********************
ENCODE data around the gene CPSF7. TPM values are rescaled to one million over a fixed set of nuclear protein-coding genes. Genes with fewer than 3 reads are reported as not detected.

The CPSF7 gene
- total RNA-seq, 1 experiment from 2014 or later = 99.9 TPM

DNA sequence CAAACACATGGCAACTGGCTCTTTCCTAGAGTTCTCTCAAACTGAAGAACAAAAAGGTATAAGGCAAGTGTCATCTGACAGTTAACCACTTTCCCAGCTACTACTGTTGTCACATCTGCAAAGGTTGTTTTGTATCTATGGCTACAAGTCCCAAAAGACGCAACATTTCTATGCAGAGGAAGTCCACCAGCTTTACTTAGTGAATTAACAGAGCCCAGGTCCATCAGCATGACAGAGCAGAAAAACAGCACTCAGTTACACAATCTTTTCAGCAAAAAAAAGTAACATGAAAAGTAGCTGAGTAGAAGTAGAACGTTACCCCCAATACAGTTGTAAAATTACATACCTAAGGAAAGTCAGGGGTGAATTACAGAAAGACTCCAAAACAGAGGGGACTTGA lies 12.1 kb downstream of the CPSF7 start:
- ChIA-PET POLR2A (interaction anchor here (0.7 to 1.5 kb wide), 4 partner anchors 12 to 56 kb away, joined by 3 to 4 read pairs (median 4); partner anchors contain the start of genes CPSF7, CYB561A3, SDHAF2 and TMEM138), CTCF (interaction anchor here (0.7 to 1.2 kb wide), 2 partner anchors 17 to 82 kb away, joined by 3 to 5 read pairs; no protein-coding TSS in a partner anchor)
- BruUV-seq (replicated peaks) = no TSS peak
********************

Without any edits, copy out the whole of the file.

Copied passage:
ENCODE data around the gene CPSF7. TPM values are rescaled to one million over a fixed set of nuclear protein-coding genes. Genes with fewer than 3 reads are reported as not detected.

The CPSF7 gene
- total RNA-seq, 1 experiment from 2014 or later = 99.9 TPM

DNA sequence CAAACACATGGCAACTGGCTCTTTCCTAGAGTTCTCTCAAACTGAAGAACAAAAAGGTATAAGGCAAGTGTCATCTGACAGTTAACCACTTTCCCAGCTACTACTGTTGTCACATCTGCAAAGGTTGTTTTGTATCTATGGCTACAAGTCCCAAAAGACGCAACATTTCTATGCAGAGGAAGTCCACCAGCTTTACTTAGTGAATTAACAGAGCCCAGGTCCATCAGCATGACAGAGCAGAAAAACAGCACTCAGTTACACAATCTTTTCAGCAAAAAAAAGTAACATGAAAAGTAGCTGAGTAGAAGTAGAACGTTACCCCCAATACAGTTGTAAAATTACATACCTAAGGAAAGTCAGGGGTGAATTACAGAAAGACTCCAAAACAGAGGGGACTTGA lies 12.1 kb downstream of the CPSF7 start:
- ChIA-PET POLR2A (interaction anchor here (0.7 to 1.5 kb wide), 4 partner anchors 12 to 56 kb away, joined by 3 to 4 read pairs (median 4); partner anchors contain the start of genes CPSF7, CYB561A3, SDHAF2 and TMEM138), CTCF (interaction anchor here (0.7 to 1.2 kb wide), 2 partner anchors 17 to 82 kb away, joined by 3 to 5 read pairs; no protein-coding TSS in a partner anchor)
- BruUV-seq (replicated peaks) = no TSS peak